Kate Schapira

12/9

                                                             Stayed
with 2 climatologists and they walked me through
multiple scenarios. All very stark. I won’t
describe for you because I worry what
you’ll do if I do. Jenna said it seems like you,
letter, should just kill yourself and I said
that seemed like a copout, like oh
it’s easier to imagine being dead than to imagine
changing. We were at the antiques mall
lifting old things and putting them down
till we ran out of steam. We can always imagine
driving into a powdery sunset, low flare
like a relic we notice without information.
Every tiny darkening will be a letter.
Every hint of rot will be a letter.
Is a letter now, age spot drawn on by hand.
In my dream someone was saying how much
they love trees marked with a rot that looks
like the mark of fire and I knew it was a dream
because it wasn’t me: I don’t feel guilty
about not wanting to manage the night.

12/10

                                                             Stayed
with 2 climatologists and they walked me through
multiple scenarios. All very stark. I won’t
describe for you. Maybe I’ll just explain it in
a really blank way: how thing used to mean
meeting and how that reminds me that people
in a song called a strike meeting and I didn’t
know what that was and still don’t know why it’s
called a strike, is it like a strike at the root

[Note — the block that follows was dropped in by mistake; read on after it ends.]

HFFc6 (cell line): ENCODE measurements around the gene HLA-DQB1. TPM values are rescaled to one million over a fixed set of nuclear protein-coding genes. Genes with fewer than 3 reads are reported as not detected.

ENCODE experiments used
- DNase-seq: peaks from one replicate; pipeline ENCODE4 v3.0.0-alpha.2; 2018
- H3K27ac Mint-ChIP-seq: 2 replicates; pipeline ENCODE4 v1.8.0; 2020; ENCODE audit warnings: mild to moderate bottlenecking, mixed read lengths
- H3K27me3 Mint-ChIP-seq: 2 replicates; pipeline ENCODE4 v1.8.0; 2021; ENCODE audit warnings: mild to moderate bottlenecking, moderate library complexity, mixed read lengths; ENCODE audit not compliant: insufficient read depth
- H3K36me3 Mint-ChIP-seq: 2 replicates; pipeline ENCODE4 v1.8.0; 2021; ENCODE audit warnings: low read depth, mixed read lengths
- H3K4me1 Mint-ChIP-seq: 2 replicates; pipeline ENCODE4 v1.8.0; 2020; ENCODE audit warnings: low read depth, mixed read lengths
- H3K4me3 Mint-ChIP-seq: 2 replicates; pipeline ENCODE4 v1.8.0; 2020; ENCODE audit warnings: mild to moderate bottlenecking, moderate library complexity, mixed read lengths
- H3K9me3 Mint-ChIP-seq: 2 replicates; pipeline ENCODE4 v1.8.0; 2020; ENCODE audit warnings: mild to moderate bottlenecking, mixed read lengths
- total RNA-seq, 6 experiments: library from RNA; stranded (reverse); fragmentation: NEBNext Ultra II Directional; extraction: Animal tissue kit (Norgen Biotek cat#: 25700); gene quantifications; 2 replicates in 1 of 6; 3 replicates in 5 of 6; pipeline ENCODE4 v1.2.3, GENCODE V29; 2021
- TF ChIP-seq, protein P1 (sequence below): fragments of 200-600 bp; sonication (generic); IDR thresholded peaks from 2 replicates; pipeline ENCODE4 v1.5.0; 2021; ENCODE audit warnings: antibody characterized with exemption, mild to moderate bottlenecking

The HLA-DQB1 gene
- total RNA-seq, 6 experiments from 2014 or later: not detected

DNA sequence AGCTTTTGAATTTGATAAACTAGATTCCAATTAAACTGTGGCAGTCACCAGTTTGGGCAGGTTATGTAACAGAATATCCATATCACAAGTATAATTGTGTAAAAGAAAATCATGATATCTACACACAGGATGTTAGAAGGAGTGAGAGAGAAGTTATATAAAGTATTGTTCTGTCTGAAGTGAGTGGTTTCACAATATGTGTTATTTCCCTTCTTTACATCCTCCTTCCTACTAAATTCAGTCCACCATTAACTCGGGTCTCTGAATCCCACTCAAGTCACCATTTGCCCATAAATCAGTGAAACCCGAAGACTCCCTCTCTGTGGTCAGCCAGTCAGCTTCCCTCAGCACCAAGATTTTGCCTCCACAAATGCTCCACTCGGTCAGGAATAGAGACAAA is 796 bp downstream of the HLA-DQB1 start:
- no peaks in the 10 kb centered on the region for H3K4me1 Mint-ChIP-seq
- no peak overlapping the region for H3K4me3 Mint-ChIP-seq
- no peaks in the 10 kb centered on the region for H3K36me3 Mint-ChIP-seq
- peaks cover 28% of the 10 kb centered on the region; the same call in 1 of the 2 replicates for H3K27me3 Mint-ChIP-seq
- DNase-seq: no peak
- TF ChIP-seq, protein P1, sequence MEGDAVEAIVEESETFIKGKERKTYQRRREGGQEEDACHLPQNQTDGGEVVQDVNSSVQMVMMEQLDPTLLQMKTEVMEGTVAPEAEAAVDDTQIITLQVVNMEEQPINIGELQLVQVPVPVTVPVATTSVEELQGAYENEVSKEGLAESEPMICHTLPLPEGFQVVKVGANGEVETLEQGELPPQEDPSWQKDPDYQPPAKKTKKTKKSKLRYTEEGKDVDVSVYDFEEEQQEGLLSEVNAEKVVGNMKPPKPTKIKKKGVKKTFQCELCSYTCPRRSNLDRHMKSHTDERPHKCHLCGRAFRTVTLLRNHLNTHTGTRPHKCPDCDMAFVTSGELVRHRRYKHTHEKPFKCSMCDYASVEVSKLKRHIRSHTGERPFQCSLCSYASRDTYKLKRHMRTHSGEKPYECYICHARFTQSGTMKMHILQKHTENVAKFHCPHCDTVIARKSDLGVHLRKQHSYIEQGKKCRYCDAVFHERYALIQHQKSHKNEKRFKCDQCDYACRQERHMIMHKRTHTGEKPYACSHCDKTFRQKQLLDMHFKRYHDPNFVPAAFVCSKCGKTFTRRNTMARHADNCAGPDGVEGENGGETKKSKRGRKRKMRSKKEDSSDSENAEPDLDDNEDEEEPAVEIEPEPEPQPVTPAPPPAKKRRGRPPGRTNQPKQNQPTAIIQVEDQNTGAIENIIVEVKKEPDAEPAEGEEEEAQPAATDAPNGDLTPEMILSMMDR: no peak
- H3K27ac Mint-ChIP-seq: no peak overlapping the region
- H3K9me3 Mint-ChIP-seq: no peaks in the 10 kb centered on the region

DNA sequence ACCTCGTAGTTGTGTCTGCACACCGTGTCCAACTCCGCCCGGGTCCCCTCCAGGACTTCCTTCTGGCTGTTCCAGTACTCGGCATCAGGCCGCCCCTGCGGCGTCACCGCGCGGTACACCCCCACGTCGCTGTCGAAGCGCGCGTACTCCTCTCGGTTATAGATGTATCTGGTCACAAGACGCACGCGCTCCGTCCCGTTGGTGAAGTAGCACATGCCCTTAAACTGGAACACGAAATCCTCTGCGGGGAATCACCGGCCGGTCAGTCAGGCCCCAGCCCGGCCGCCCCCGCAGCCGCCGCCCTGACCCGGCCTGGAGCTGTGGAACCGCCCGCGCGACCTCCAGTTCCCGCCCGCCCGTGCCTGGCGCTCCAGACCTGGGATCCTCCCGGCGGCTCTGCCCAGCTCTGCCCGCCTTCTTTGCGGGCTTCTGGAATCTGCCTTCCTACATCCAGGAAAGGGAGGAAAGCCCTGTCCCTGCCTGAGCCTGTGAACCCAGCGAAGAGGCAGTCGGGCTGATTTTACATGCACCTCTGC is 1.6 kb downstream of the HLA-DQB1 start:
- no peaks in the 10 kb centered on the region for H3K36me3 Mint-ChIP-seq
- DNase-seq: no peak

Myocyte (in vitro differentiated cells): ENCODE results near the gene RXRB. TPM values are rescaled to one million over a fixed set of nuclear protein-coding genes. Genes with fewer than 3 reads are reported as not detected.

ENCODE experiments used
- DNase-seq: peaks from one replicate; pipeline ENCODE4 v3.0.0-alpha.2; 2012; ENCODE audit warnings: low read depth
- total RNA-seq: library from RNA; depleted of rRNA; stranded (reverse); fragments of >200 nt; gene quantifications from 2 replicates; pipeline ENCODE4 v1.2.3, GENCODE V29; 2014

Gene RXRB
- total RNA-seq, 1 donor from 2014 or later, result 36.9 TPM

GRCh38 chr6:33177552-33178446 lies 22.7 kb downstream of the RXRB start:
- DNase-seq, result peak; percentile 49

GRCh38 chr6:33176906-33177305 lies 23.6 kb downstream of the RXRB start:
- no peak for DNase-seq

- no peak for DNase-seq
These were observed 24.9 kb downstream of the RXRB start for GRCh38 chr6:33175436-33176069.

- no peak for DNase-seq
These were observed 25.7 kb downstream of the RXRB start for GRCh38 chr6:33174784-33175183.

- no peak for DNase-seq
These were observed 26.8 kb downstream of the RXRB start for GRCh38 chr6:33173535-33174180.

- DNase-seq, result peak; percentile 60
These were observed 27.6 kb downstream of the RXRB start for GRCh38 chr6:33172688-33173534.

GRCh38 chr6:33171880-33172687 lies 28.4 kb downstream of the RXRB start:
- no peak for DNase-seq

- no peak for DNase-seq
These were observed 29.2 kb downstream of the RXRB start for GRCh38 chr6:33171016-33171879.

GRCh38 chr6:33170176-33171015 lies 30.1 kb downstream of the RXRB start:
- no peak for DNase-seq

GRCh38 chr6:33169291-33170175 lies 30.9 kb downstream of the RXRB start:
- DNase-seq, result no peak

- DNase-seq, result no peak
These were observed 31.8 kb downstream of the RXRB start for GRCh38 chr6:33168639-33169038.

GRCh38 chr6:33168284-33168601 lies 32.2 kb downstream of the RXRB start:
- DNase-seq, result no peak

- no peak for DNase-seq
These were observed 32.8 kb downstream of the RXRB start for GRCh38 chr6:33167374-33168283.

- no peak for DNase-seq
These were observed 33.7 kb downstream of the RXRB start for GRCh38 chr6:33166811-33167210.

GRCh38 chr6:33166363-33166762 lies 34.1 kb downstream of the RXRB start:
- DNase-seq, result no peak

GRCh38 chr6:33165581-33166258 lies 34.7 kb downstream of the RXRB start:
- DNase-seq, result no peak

of a plant you don’t want in your life,
nightshade camped in the gutter ruining
not everything, but the gutter: the thing
I like about that is
it sets you up as a garden with self-interest
and its pleasant cells only some of the things
in it, but not the whole thing—anyway only
one other person came to the meeting
and the nightshade tapped its root deep down
and I felt what it felt, not guilt,
but the name of the night.

12/12

                                                             Stayed
with 2 climatologists and they walked me through
multiple scenarios. All very stark. I won’t
describe for you, because I can’t without calling
myself the kind of names you’re not supposed to
put in the world. It’s like I have to
be vicious and I can’t to you, but to myself—
it’s like that, but it’s not that.
I’m vicious to you all the time in the course
of my lawful occasions, my meetings and partings,
my perfectly loving and generous actions in the short
distance that still can’t be wholesome
to you, a word that to hear
brings an aching for you to stitch yourself up
around my hands, letter by letter and law
by law I didn’t make but only find,
the laws that make you up and might let you
shake me off and move on. If you do, please
don’t feel guilty about not wanting to manage the night.

12/13

                                                             Stayed
with 2 climatologists and they walked me through
multiple scenarios. All very stark. I won’t
describe for you. I don’t want coffee but it’s one
of my chores so I make it and try to remember that later
I’ll be writing to ask you: what would your life be like
if it was a quarter better? How about a
quarter worse? How would you ask that
to someone whose math was not that great? I want
our math to split for you. I want to sag it out of how
we are into a catenary. Coffee
tastes how I’d expect it to: full of injury.
My stack of things to do for the current order
is so high, my list so long. In the current
dragging other orders under first, and further,
I don’t feel guilty about not wanting to
manage the night.

Kate Schapira lives in Providence, RI, where she writes, teaches, co-runs the Publicly Complex reading series, and offers Climate Anxiety Counseling. Her sixth book of poems, FILL: A Collection, a collaboration with Erika Howsare, is out with Trembling Pillow Press. Her prose has appeared in The Toast, the Rumpus, Catapult, and as a chapbook with Essay Press, Time to Be Something Other Than Human.